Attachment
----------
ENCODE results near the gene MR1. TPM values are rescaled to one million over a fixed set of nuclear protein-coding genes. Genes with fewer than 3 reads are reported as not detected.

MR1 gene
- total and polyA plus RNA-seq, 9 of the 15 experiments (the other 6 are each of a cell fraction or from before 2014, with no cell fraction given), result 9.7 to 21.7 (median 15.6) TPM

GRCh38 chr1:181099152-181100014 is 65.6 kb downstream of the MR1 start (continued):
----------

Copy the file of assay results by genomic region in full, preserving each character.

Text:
ENCODE results near the gene MR1. TPM values are rescaled to one million over a fixed set of nuclear protein-coding genes. Genes with fewer than 3 reads are reported as not detected.

MR1 gene
- total and polyA plus RNA-seq, 9 of the 15 experiments (the other 6 are each of a cell fraction or from before 2014, with no cell fraction given), result 9.7 to 21.7 (median 15.6) TPM

GRCh38 chr1:181099152-181100014 is 65.6 kb downstream of the MR1 start (continued):